A. Chemotherapy delivered before surgery—known as neoadjuvant chemotherapy—is often recommended for women whose tumors are likely to be difficult to remove. It may also be recommended for women who may not be able to physically withstand a long operation. Neoadjuvant chemotherapy is a reasonable option for some women. One important thing to note is that it’s always best to consult a gynecologic oncologist who can confirm what the best option for you is—whether to have surgery first or chemotherapy first.
If you decide to undergo neoadjuvant chemotherapy, be sure to follow up with the surgeon who recommended it. Sometimes, women are told they don’t need surgery after the chemotherapy, if the tumor shrank dramatically. But most women still benefit from at least one attempt to have a tumor removed surgically.
Q. Why do some treatments work for some women with ovarian cancer but not for others?*
A. This is most likely due to differences in the genetic makeup of each woman’s tumor. In recent years, scientists have learned that the tumors of people with the same type and stage of cancer can have different genetic characteristics that may affect how they respond to treatment. In some cases, having an understanding of a tumor’s genetic makeup is helping doctors better select treatments that are more likely to work. The hope is that we will someday be able to identify all of the differences responsible for each tumor and then treat them more effectively.
Q. How effective is the OVA1 test in finding ovarian cancer? A. The OVA1 test is not a screening test for ovarian cancer. Rather, it is a test to find out whether a mass on or near the ovaries is likely to be a tumor. If the mass appears to be cancer, then you can find the right specialist for further care and treatment.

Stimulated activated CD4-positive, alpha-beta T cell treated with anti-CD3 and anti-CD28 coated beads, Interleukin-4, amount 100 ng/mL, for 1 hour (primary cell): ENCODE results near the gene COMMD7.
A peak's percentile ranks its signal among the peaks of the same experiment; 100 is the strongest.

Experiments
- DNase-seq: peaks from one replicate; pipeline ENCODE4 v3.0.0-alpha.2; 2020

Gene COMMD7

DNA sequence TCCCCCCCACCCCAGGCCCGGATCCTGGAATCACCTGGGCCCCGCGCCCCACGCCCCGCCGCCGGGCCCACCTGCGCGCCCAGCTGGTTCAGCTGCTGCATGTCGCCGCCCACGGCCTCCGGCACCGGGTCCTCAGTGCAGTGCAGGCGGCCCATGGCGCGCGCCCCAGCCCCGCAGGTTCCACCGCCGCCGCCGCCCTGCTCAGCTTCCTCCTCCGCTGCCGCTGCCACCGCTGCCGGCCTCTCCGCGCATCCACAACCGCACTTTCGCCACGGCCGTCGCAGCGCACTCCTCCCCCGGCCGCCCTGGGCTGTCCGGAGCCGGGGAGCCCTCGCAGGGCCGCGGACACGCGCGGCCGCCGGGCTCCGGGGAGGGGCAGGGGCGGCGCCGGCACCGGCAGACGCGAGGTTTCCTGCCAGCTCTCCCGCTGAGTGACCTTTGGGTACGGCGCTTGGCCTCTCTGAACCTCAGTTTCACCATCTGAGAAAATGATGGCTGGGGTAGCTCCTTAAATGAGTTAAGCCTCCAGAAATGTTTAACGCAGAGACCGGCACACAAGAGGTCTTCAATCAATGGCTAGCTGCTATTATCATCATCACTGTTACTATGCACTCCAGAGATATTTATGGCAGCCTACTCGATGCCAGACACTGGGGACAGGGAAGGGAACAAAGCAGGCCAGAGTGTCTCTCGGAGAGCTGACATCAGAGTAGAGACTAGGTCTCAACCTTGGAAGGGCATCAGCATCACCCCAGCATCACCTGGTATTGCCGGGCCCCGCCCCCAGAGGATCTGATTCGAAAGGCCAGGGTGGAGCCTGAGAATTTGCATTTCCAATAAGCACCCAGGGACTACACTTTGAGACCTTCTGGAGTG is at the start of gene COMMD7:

Q. Why is it important for women with ovarian cancer to maintain their weight?
A. In addition to posing other health risks, weight gain can increase hormonal activity, which may promote cancer recurrence. Weight gain often takes place during and after treatments. There appear to be many possible reasons for weight gain during treatment. Some of the medications you take can increase your appetite, and fatigue may prevent you from exercising. Treatments can also slow your metabolism. But it’s important to try to maintain your average body weight throughout your treatment and care. Looking and feeling your best help improve not only your health, but also your quality of life and sense of well-being.
A registered dietitian can help you plan a diet that you are able to tolerate and one that provides you with adequate nutrition. There are registered dietitians who specialize in nutrition for people living with cancer. Talk with your doctor about a referral to a registered dietitian.
The information in this booklet is based on the CancerCare Connect Education Workshop “Medical Update on Ovarian Cancer,” presented by:
Deborah K. Armstrong, MD
Associate Professor of Oncology, Gynecology and Obstetrics
Johns Hopkins Kimmel Cancer Center
Ilana Cass, MD
Vice-Chair, Department of Obstetrics and Gynecology
Director, Gynecologic Oncology Fellowship Program
Cedars-Sinai Medical Center
Associate Professor, Department of Obstetrics and Gynecology
The David Geffen School of Medicine at UCLA
Linda Chio, MS, RD
NYU Cancer Institute
NYU Langone Medical Center
Carolyn Messner, DSW
Director of Education and Training
This workshop was presented in collaboration with:
American Cancer Society
American Pain Foundation
American Society of Clinical Oncology
Association of Clinicians for the Underserved
Association of Oncology Social Work
Black Women’s Health Imperative
Cancer Patient Education Network
Cancer Support Community
Education Network to Advance Cancer Clinical Trials
Gynecologic Cancer Foundation
Intercultural Cancer Council
Multinational Association of Supportive Care in Cancer
National Center for Frontier Communities
National Coalition for Cancer Survivorship
National Family Caregivers Association
National Ovarian Cancer Coalition
Ovarian Cancer National Alliance
Ovarian Cancer Research Fund
Ovations for the Cure of Ovarian Cancer
Research Advocacy Network
Vital Options International & The Group Room
The Witness Project